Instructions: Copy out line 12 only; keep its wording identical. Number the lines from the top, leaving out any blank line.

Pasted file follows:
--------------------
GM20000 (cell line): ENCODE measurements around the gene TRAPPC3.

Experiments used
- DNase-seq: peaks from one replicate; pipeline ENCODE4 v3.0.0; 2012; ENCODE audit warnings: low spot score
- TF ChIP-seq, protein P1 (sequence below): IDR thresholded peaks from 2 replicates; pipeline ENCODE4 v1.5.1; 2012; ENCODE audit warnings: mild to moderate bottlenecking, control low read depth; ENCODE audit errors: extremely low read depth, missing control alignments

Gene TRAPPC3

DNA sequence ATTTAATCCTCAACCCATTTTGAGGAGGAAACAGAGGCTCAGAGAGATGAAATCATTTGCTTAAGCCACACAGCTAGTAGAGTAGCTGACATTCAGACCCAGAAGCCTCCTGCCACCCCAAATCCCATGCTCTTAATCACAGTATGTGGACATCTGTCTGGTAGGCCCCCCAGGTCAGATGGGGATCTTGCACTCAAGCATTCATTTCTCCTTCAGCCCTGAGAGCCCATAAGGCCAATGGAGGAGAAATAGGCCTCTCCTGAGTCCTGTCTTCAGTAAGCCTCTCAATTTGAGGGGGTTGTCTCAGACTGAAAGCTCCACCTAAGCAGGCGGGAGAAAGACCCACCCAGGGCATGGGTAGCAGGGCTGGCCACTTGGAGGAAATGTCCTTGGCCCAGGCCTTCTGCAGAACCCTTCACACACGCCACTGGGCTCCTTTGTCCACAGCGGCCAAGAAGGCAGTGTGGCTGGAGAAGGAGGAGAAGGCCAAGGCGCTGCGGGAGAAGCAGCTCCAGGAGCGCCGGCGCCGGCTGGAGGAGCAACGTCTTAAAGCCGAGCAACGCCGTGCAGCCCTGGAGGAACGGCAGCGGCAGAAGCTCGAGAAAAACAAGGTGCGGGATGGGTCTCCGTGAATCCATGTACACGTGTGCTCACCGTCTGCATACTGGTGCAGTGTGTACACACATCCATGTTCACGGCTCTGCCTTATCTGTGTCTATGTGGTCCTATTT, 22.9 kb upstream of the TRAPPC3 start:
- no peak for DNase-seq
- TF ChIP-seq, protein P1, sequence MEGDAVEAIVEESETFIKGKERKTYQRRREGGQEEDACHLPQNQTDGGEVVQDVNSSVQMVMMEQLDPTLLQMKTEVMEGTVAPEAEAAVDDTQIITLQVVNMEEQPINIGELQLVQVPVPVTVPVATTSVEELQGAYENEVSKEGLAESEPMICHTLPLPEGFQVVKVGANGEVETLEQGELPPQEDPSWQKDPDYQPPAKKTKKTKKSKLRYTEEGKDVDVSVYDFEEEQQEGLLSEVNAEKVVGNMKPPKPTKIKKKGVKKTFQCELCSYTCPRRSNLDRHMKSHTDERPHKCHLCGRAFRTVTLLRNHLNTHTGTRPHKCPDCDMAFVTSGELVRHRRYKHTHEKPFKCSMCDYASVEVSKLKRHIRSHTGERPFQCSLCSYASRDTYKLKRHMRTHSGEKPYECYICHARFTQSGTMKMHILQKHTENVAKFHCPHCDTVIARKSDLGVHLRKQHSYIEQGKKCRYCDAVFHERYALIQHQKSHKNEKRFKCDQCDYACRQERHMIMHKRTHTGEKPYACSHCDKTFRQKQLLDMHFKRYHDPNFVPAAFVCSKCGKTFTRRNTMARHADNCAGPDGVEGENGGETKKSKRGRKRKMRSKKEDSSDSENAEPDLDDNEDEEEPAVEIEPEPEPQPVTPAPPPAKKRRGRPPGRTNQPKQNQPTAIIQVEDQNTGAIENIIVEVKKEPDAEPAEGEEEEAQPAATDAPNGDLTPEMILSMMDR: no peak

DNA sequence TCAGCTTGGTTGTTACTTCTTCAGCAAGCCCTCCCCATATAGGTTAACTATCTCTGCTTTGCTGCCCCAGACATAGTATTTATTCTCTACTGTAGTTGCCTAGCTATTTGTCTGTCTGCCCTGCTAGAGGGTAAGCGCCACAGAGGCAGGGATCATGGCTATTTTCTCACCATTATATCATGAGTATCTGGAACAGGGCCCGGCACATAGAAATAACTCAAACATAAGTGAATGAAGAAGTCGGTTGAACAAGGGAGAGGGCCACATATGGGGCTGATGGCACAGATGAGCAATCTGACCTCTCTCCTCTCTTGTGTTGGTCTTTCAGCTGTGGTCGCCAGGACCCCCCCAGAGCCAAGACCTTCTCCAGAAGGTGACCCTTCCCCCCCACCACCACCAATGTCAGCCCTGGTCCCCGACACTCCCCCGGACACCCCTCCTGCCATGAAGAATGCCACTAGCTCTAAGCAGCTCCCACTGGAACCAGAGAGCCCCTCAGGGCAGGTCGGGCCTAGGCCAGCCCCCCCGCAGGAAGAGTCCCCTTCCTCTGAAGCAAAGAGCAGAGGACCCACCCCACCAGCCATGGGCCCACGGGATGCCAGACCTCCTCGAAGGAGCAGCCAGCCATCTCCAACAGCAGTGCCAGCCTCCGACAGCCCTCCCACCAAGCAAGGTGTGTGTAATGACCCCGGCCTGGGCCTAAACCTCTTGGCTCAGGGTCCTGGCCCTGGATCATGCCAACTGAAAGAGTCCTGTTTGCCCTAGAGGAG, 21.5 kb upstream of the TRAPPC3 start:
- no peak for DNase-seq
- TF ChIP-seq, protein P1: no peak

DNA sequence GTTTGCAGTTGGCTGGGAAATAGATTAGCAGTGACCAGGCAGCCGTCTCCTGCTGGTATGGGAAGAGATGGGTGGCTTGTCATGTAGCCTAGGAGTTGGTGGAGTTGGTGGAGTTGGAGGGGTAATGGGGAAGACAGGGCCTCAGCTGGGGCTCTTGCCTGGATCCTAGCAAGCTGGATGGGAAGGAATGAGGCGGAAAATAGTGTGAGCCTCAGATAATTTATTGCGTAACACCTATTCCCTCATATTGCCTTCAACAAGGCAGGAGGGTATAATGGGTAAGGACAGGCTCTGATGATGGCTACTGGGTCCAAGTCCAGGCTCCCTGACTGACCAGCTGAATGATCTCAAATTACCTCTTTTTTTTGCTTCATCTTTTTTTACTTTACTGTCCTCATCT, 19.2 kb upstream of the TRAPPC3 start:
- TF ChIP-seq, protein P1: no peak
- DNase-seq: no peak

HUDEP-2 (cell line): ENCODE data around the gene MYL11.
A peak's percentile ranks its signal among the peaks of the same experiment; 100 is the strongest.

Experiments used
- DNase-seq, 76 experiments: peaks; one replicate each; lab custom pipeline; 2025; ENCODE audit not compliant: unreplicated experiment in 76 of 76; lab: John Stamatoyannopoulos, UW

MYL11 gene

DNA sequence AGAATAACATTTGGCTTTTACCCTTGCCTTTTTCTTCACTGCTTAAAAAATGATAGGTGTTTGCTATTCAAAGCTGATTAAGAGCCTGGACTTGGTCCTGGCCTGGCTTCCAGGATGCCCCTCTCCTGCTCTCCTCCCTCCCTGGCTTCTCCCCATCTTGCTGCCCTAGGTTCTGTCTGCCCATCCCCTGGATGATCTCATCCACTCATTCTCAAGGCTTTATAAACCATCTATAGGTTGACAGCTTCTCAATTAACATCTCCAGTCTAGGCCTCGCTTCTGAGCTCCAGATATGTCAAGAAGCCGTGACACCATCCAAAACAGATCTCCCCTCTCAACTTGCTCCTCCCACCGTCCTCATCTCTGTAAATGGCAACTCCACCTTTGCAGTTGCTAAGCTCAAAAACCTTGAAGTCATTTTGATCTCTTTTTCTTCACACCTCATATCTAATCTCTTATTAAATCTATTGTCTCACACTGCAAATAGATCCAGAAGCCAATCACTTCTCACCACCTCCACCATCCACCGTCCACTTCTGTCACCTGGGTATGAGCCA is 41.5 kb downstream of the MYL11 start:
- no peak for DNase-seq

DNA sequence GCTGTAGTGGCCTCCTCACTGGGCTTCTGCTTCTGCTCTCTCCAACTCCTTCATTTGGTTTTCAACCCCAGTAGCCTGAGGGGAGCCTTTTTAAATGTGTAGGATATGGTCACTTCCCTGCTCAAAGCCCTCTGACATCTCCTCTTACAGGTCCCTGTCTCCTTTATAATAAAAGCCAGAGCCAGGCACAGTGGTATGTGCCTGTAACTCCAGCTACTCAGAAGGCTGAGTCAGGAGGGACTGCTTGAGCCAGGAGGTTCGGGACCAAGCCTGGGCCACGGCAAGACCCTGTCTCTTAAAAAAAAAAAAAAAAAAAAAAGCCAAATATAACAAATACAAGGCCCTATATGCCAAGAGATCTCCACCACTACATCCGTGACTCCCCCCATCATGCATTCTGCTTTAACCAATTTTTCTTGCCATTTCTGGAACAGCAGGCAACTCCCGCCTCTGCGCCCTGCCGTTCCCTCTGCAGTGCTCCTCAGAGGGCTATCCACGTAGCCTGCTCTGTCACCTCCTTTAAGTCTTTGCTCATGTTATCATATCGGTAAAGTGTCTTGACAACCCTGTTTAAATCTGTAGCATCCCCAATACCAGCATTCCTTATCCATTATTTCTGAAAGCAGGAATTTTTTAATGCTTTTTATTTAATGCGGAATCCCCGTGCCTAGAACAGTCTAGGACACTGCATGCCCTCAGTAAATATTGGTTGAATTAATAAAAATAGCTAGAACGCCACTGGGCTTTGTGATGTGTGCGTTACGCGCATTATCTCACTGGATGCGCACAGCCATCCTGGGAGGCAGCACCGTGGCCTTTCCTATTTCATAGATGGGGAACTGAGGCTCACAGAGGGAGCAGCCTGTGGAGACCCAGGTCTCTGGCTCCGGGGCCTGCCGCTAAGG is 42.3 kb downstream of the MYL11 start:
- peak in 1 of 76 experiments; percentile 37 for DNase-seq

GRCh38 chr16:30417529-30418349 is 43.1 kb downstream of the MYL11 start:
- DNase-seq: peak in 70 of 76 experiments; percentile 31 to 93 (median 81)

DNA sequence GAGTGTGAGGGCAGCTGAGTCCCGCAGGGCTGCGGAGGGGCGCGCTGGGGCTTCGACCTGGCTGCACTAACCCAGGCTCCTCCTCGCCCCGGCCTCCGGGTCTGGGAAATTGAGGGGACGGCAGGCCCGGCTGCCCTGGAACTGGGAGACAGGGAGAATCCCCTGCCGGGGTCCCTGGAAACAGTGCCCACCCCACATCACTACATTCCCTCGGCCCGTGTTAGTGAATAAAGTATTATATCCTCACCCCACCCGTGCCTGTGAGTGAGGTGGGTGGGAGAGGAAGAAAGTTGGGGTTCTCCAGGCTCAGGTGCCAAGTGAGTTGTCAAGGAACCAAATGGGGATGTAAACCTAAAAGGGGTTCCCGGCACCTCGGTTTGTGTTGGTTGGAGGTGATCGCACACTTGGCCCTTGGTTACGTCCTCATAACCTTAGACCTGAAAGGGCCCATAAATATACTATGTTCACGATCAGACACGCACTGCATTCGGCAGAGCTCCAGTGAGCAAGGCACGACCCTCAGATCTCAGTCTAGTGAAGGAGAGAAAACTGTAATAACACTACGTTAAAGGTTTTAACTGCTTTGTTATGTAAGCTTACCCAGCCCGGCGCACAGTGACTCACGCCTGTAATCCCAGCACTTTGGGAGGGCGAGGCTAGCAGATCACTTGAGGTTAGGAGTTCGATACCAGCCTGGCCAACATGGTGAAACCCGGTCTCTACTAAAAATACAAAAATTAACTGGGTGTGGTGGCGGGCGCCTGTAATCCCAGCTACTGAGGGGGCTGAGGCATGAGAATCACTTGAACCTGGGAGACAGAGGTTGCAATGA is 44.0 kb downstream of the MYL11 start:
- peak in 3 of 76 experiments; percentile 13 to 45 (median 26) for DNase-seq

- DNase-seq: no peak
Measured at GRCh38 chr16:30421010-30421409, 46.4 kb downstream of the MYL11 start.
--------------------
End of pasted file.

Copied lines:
DNA sequence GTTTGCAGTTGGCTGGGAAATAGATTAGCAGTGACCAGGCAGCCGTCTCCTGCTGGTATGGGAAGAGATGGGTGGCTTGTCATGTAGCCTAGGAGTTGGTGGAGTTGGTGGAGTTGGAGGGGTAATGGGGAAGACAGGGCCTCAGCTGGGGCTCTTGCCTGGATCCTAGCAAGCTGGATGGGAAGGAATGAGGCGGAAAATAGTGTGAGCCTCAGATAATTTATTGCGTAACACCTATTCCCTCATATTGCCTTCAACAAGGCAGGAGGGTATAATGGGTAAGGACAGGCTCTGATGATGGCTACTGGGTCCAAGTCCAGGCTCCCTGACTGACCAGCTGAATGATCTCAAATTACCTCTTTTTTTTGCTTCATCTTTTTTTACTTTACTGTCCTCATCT, 19.2 kb upstream of the TRAPPC3 start: